This is the title of a paper published in Geoforum in 2006 (PDF). Note that the paper was actually submitted in 2003 but the peer-review process appears to have taken 3 years. Ridiculous. I sympathize with the authors and hope they’ve turned to blogging. But the content of their paper is actually what I want to blog about here.
The authors use GIS to visually display the locations of massacres associated with Guatemala’s civil war at the department level and include information on indigenous populations as well as physical geography. They note that “maps have become tools of empowerment in Central America and elsewhere,” and highlight how indigenous groups “have begun to use maps as tools in their fight for land and marine resources, as well as greater political economy.”
It is worth understanding that “among some sectors of Guatemalan society, there is still wholesale denial and rejection of past violent events.” To this end, the purpose of “displaying exactly where violent acts took place is to […] educate the Guatemalan public regarding the terrible violence of the recent past.” The authors suggest that “knowing the name of a specific town where a massacre took place is more concrete, potentially leading to perception of place and people, rather than simply being aware of violence in the countryside.”
The authors produced the maps above, which clearly show that most massacres were concentrated in landscapes whose majority populations are indigenous. “Massacres were not random events in Guatemala. Instead, they took place in very speciﬁc cultural landscapes. “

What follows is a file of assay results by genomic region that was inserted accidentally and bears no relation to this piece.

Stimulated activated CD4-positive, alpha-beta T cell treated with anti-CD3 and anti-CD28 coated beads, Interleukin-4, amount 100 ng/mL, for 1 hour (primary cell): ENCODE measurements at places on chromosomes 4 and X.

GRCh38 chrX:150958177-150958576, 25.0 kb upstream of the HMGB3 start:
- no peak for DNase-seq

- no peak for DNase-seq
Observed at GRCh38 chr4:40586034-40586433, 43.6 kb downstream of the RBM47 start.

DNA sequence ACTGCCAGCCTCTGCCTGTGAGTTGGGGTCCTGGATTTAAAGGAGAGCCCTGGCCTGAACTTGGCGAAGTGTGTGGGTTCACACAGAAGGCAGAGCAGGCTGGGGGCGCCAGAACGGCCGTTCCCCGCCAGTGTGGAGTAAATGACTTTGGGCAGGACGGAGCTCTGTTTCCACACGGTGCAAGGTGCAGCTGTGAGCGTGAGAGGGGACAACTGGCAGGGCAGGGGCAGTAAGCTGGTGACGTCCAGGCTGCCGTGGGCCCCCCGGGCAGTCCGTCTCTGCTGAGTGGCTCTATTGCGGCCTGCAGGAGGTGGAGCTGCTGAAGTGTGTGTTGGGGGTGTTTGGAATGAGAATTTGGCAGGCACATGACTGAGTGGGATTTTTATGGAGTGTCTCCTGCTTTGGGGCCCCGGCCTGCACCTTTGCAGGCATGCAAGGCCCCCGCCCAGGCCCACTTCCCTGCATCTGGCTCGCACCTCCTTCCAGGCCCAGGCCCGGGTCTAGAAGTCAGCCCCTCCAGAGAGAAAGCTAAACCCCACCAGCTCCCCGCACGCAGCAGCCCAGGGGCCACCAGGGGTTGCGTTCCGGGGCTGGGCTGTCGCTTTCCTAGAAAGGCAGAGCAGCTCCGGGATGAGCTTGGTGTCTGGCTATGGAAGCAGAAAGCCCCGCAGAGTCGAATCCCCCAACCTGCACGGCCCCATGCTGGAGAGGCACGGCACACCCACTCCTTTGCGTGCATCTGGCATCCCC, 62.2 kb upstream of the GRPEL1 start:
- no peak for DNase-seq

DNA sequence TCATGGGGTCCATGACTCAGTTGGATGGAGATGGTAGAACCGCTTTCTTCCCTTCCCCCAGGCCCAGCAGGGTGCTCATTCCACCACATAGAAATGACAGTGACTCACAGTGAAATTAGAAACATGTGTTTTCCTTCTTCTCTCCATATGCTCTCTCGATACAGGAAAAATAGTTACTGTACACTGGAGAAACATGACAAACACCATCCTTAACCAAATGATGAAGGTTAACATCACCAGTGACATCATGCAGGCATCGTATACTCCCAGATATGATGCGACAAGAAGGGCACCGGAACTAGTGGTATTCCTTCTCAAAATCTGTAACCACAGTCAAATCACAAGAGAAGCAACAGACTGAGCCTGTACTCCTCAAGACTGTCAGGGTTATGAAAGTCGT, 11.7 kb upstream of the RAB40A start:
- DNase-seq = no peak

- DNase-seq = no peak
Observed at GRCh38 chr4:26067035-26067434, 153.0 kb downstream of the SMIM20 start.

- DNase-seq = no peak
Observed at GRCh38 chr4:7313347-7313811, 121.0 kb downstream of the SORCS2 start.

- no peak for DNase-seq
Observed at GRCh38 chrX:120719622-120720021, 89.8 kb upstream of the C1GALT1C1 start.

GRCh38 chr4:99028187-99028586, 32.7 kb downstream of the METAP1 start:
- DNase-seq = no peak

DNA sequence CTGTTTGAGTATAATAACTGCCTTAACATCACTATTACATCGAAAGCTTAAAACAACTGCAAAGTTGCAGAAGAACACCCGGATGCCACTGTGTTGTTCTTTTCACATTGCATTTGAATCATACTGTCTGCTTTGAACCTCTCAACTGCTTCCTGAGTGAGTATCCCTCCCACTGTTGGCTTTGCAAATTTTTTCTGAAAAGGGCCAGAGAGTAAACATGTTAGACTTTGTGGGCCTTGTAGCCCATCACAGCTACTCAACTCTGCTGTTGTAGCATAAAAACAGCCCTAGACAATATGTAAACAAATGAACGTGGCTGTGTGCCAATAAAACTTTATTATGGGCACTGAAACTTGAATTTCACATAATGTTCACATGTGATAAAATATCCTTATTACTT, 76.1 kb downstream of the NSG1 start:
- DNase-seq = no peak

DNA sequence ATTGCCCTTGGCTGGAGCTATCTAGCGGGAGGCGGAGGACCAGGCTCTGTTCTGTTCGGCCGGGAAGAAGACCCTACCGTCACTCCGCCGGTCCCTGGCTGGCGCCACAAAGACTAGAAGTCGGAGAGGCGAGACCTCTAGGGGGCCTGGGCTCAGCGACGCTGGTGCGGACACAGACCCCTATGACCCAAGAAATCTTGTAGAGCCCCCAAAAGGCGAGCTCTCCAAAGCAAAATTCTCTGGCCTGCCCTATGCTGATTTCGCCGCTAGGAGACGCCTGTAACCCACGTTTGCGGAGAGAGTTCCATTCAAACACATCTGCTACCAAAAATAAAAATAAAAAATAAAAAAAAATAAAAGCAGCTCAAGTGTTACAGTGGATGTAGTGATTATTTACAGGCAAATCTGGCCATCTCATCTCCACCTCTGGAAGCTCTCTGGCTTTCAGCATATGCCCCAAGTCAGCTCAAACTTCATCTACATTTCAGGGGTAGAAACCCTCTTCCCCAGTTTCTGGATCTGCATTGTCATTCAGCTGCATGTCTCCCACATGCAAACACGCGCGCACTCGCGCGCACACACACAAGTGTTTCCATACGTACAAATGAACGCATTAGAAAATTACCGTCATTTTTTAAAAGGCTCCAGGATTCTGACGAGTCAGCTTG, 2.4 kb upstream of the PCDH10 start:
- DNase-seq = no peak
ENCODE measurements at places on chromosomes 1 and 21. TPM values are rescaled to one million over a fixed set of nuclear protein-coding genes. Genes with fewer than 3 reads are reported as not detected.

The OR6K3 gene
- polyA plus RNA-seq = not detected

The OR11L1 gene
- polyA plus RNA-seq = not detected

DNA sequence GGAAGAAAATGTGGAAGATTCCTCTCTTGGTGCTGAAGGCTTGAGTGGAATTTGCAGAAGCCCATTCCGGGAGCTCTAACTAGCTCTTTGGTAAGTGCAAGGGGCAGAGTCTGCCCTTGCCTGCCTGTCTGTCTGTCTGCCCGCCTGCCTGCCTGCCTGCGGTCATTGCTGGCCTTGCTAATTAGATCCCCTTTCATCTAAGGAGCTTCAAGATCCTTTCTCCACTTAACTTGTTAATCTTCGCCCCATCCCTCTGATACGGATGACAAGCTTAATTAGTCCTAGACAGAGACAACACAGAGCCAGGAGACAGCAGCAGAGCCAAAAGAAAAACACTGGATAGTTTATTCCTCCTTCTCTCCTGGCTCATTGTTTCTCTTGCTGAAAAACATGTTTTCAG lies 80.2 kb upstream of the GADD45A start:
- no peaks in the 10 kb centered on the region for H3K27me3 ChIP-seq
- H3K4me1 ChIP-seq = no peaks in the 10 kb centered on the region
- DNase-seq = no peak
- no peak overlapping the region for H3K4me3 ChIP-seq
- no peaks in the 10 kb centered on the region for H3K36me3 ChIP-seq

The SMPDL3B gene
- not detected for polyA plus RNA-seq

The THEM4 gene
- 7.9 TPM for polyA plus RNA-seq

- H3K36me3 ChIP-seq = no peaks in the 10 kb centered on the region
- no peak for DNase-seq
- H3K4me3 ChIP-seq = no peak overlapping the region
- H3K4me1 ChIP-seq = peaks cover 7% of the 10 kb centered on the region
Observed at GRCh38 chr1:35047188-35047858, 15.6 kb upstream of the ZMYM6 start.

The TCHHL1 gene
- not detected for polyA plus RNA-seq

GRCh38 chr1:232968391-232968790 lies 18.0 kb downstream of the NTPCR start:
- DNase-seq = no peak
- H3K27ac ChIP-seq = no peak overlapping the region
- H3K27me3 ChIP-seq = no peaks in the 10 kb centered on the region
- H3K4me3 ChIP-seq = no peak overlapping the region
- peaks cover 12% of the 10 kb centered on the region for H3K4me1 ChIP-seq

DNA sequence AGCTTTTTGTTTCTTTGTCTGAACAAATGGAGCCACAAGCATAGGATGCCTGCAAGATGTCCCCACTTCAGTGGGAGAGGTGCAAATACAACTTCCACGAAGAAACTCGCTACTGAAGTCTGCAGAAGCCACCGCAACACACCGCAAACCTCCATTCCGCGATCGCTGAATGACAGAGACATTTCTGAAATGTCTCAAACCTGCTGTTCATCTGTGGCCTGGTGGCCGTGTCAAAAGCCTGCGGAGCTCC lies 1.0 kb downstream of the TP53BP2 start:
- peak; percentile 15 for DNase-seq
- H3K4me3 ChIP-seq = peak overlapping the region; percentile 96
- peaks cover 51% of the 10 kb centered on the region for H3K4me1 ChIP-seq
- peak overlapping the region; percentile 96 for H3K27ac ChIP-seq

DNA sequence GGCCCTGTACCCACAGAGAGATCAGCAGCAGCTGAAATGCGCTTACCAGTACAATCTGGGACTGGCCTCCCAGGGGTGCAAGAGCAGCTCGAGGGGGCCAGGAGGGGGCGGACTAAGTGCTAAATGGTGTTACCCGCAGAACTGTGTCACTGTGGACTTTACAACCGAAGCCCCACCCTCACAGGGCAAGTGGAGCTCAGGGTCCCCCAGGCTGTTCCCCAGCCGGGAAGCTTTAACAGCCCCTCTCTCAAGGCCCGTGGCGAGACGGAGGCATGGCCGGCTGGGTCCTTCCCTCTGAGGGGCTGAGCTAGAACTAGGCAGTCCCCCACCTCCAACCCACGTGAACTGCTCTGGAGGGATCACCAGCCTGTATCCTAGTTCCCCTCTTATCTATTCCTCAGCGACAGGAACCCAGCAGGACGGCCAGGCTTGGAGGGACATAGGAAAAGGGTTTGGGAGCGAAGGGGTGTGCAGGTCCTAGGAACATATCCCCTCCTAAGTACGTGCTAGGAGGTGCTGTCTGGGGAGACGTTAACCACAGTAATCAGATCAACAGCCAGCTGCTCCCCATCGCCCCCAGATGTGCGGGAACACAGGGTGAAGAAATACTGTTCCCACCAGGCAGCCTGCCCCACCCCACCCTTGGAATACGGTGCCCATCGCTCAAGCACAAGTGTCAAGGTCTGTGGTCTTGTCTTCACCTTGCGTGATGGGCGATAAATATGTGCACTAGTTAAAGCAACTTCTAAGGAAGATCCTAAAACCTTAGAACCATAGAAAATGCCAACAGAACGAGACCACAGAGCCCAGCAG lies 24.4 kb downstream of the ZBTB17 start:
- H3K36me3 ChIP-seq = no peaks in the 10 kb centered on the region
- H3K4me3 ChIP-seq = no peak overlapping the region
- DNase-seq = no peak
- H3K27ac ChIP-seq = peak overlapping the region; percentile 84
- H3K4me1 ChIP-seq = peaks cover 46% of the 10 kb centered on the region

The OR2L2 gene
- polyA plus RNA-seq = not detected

The following short excerpts very much resonate with my thinking on crisis mapping:
“Even information that is easily comprehensible without maps takes on new meaning when it is portrayed spatially.”
“However, knowing in a general sense where the violence took place is not enough. If we fail to accurately display such information spatially, we fail to fully understand where and especially why these events took place. […] By using some basic geographic information systems technologies, relationships between ethnicity, location, physical environment, and violence become much clearer.”
“Mapping these tragic events is critical because these maps also serve as another type of memorial for victims and their families. Many Guatemalans have yet to come to grips with the violence of the past. Maps, more so than words can help deconstruct violent events by providing a mental image of a location and event in the onlookers mind.”
The authors have certainly contributed a better spatial understanding of the violence thanks to this study. What is perhaps missing is an equally compelling temporal resolution so that events can be incrementally analyzed over time and space. Doing so may shed more light on the tactics and strategies employed to carry out the violence. These may produce specific patterns or a library of “fingerprints” that could then be used to investigate massacres in other countries.
Patrick Philippe Meier